VS.

Club vs. Stick

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Clubnoun

A heavy stick intended for use as a weapon or playthingWp.

Sticknoun

An elongated piece of wood or similar material, typically put to some use, for example as a wand or baton.

Clubnoun

An implement to hit the ball in certain ball games, such as golf.

Sticknoun

A small, thin branch from a tree or bush; a twig; a branch.

Clubnoun

An association of members joining together for some common purpose, especially sports or recreation.

Sticknoun

A relatively long, thin piece of wood, of any size.

‘What do you call a boomerang that won't come back? A stick.}}’;

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Clubnoun

(archaic) The fees associated with belonging to such a club.

Sticknoun

(US) A timber board, especially a two by four (inches).

‘I found enough sticks in dumpsters at construction sites to build my shed.’;

Clubnoun

A joint charge of expense, or any person's share of it; a contribution to a common fund.

Sticknoun

A cane or walking stick (usually wooden, metal or plastic) to aid in walking.

‘I don’t need my stick to walk, but it’s helpful.’;

Clubnoun

An establishment that provides staged entertainment, often with food and drink, such as a nightclub.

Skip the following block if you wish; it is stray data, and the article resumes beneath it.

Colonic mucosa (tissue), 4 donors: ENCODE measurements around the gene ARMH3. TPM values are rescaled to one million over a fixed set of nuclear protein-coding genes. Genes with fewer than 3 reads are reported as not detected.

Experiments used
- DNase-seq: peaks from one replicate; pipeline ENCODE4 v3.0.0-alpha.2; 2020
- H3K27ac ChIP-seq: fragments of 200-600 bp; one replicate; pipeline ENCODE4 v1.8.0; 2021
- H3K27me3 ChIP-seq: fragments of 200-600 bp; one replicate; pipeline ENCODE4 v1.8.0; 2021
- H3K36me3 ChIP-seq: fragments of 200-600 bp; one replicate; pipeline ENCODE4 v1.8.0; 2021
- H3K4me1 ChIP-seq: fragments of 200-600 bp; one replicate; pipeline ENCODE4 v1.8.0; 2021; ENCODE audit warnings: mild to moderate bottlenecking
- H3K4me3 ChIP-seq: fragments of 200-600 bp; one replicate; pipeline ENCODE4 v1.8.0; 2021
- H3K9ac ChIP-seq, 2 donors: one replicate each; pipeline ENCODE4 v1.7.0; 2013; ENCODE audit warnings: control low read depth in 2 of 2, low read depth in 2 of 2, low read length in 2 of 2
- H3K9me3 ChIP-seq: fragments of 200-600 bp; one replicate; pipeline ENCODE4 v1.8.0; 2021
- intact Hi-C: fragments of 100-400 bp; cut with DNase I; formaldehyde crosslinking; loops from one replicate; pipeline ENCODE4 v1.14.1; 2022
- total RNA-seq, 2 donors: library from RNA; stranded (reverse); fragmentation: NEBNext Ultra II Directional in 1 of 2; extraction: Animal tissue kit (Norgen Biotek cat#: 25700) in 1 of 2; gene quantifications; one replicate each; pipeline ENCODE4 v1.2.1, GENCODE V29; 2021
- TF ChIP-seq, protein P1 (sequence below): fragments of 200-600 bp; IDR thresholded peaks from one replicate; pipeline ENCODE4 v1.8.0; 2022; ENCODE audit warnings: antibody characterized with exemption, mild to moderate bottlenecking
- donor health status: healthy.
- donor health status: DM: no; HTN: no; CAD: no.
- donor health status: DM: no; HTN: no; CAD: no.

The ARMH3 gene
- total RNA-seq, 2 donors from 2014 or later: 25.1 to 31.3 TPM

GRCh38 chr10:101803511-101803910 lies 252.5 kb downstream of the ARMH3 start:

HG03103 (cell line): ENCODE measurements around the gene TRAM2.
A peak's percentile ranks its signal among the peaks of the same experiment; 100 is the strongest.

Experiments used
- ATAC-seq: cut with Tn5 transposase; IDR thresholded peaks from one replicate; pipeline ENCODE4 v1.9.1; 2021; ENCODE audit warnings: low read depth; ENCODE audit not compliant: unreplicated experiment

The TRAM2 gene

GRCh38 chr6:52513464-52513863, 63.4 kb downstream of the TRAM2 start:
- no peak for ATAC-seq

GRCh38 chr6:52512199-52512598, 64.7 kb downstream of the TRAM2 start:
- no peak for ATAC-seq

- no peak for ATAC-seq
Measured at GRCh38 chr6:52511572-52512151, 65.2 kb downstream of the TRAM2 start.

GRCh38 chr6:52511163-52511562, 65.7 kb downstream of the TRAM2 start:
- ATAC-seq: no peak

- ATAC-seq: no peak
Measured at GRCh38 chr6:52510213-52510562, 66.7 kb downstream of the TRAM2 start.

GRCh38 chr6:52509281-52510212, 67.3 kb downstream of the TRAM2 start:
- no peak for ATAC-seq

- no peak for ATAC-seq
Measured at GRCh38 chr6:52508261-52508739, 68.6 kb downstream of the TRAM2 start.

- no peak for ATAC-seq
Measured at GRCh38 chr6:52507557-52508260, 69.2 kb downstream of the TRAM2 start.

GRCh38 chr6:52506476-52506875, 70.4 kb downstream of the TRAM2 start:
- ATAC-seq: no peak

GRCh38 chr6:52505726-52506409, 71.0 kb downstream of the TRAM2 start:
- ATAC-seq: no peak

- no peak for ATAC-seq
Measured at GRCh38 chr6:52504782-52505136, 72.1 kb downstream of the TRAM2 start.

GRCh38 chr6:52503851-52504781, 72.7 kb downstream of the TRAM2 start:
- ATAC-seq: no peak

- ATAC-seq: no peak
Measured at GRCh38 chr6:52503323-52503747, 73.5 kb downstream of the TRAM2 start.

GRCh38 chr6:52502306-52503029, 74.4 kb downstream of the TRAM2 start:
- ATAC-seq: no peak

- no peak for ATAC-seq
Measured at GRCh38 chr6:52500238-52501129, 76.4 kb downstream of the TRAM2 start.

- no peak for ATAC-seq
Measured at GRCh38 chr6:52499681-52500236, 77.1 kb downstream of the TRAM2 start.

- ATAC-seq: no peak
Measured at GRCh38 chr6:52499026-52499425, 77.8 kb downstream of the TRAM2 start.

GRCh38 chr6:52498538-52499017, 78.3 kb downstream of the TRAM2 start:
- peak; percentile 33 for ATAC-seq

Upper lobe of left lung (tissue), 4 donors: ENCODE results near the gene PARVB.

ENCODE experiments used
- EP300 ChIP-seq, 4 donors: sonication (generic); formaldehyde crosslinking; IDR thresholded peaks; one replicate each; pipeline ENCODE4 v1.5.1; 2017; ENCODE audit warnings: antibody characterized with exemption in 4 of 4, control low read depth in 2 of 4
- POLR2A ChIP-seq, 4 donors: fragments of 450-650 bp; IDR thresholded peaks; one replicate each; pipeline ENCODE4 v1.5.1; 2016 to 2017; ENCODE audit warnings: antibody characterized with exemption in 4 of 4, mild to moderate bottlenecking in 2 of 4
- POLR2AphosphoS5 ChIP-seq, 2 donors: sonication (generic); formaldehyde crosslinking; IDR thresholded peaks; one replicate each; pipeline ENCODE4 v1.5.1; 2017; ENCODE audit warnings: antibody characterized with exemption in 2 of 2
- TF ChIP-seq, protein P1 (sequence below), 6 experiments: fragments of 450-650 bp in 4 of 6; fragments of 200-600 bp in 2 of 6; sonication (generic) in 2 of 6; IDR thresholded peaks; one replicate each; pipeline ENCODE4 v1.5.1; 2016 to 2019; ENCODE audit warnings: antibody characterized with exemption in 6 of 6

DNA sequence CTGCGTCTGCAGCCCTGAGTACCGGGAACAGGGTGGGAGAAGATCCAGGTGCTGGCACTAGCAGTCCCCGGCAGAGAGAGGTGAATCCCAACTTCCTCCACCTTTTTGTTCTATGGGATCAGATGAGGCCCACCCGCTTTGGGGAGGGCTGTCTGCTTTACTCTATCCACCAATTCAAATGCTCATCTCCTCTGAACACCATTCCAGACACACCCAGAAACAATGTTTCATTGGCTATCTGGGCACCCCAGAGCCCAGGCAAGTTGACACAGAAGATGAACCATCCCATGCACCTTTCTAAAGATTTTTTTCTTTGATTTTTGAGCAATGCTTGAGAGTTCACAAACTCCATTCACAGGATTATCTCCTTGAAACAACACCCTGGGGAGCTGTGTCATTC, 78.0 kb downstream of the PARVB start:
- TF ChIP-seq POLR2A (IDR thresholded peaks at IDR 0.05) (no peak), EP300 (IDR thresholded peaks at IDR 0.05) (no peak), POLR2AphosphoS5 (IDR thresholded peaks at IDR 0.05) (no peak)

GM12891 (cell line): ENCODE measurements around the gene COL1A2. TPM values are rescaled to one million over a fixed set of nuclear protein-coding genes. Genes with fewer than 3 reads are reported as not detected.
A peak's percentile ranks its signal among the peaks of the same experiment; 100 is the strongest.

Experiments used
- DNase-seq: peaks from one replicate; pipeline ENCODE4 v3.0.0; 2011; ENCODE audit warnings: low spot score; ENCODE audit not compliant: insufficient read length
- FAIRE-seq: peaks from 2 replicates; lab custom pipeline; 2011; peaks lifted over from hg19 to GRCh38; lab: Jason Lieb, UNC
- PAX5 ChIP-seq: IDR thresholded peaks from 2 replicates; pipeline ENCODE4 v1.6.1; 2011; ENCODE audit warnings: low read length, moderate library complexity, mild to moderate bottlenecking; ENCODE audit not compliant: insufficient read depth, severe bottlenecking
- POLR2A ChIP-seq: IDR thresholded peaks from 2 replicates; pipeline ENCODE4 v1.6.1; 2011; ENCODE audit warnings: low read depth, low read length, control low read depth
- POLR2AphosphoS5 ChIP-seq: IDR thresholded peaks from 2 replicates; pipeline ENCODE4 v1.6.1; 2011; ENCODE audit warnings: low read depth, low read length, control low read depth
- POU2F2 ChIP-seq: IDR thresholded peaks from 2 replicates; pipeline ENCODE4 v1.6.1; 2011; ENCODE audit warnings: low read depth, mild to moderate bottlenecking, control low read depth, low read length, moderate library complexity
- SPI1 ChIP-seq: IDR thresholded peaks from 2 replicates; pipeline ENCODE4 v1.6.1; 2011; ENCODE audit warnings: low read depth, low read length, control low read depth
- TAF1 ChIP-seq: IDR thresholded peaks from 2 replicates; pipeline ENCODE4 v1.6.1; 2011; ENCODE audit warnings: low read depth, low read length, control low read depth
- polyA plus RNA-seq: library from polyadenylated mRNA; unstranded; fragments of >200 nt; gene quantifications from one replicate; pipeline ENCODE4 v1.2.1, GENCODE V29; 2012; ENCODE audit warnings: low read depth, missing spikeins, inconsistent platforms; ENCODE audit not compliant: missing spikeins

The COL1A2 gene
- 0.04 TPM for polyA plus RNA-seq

‘She was sitting in a jazz club, sipping wine and listening to a bass player's solo.’;

Sticknoun

A cudgel or truncheon (usually of wood, metal or plastic), especially one carried by police or guards.

‘As soon as the fight started, the guards came in swinging their sticks.’;

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Clubnoun

A black clover shape (♣), one of the four symbols used to mark the suits of playing cards.

Sticknoun

(carpentry) The vertical member of a cope-and-stick joint.

Clubnoun

A playing card marked with such a symbol.

‘I've got only one club in my hand.’;

Sticknoun

(nautical) A mast or part of a mast of a ship; also, a yard.

Clubnoun

(humorous) Any set of people with a shared characteristic.

‘You also hate Night Court?’; ‘Join the club.’; ‘Michael stood you up?’; ‘Welcome to the club.’;

Sticknoun

(figuratively) A piece (of furniture, especially if wooden).

‘We were so poor we didn't have one stick of furniture.’;